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Israel's not so secret nuclear arsenal

Published: May 28, 2008


Mordechai Vanunu in the magistrate's court in Jerusalem April 30, 2007 for violating the terms of his release after completing an 18-year prison term, by speaking to foreign media. (MaanImages via Newscom)

Controversial ex-U.S. President Jimmy Carter has weighed into the Middle East foray again by publicly stating that Israel has 150 nuclear weapons, the first time a U.S. president has openly acknowledged one of the worst kept secrets in the region.

Carter was asked at a news conference at Wales' Hay literary festival on Sunday how the United States should deal with the Iranian nuclear threat, to which he responded that the global situation internationally should be put into context.

"The U.S. has more than 12,000 nuclear weapons, the Soviet Union [Russia] has about the same, Great Britain and France have several hundred, and Israel has 150 or more. We have a phalanx of enormous weaponry ... not only of enormous weaponry, but of rockets to deliver those missiles on a pinpoint accuracy target," he stated.

Israel is widely believed to be one of four nuclear-armed countries not recognized as a nuclear weapons state by the Nuclear Non-Proliferation Treaty (NPT), the other three being India, Pakistan and North Korea. The International Atomic Energy Agency Director General Mohamed ElBaradei regards Israel as a state possessing nuclear weapons.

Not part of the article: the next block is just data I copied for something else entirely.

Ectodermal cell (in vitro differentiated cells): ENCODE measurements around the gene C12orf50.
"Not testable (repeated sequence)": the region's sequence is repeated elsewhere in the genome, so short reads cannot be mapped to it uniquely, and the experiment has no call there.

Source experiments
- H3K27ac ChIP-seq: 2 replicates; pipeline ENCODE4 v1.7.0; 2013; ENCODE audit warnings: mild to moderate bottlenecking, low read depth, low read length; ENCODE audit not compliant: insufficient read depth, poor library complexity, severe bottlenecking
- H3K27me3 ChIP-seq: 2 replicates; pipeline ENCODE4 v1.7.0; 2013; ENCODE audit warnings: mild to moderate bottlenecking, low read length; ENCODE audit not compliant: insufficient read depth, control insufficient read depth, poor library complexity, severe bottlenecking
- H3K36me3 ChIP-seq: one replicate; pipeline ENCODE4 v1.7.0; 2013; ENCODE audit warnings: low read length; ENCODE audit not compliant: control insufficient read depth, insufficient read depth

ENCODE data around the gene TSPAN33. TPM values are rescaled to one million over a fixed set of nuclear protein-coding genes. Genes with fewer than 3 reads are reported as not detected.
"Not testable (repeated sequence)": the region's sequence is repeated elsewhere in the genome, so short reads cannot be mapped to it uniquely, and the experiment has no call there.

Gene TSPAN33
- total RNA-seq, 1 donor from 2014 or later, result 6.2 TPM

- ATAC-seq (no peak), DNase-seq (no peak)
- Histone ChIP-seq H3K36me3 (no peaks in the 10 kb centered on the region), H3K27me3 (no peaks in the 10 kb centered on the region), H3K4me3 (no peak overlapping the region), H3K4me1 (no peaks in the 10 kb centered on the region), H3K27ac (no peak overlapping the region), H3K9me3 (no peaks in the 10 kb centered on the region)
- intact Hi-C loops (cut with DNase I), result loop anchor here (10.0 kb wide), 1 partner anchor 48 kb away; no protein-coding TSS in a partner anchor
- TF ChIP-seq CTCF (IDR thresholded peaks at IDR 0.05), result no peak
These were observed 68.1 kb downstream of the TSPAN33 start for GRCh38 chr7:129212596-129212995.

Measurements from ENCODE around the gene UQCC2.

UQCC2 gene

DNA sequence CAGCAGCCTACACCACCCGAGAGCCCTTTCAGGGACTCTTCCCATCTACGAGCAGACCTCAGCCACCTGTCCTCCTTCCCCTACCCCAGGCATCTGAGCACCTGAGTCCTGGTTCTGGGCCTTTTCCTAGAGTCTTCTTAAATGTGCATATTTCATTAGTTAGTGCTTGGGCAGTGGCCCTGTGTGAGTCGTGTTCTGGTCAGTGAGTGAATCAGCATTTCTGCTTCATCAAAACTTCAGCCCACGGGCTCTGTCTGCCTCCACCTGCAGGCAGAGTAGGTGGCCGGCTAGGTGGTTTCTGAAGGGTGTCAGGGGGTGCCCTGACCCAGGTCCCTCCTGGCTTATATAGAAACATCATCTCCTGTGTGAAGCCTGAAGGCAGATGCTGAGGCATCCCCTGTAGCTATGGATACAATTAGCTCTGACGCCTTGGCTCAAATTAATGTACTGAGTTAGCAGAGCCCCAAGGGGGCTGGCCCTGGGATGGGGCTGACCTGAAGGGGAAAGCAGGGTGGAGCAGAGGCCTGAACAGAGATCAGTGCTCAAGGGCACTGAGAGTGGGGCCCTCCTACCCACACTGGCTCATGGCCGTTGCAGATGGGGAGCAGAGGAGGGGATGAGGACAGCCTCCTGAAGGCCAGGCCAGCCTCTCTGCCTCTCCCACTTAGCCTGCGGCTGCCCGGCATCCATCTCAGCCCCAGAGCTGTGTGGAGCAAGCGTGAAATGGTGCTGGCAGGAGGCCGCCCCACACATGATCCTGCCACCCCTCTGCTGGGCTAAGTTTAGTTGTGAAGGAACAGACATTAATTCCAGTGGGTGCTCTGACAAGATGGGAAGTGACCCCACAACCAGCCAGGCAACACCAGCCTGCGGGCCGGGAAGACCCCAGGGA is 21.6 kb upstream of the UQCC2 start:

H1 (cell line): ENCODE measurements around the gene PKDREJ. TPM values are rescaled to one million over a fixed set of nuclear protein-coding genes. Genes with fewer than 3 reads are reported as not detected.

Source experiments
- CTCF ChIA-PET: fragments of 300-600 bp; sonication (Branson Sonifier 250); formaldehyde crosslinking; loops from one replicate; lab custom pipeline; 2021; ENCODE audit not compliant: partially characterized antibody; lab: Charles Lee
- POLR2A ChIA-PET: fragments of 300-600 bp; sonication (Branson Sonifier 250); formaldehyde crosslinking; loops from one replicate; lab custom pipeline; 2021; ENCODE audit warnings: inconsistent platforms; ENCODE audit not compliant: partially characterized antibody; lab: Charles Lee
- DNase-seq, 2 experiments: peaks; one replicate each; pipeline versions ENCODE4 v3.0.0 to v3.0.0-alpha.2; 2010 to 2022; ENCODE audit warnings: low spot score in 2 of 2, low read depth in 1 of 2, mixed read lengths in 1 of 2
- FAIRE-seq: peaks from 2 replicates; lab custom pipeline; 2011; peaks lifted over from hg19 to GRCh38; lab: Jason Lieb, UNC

Israel first entered the nuclear picture when it sought the help of France for reactor design and construction. Nuclear cooperation between the two nations dates back as far as the early 1950s, when construction began on France's 40MWt heavy water reactor and a chemical reprocessing plant at Marcoule. In the fall of 1956, France agreed to provide Israel with an 18 MWt research reactor.

Since 1999 Israel has been in possession of three German-built Dolphin class submarines, equipped with U.S.-made Harpoon missiles modified to carry small nuclear warheads and possibly medium range (1,000-2,000 miles) larger Israeli-made "Popeye Turbo" cruise missiles, originally developed by Israel for air-to-ground strike capability.

A U.S. Defense Intelligence Agency report (leaked and published in the book, "Rumsfeld's War: The Untold Story of America's Anti-Terrorist Commander," by journalist Rowan Scarborough in 2004) estimated the number of Israeli weapons at 82, while the declassification of large numbers of formerly highly classified U.S. government documents show that the United States was convinced that Israel had nuclear weapons by 1975.

Today, however, most experts estimate that Israel has between 100 and 200 nuclear warheads, largely based on information leaked to the Sunday Times newspaper in the 1980s by Mordechai Vanunu, a former worker at the country's Dimona nuclear reactor.

According to the Nuclear Threat Initiative, based on Vanunu's information, Israel had approximately 100-200 nuclear explosive devices by 1980 and the Jericho missile delivery system.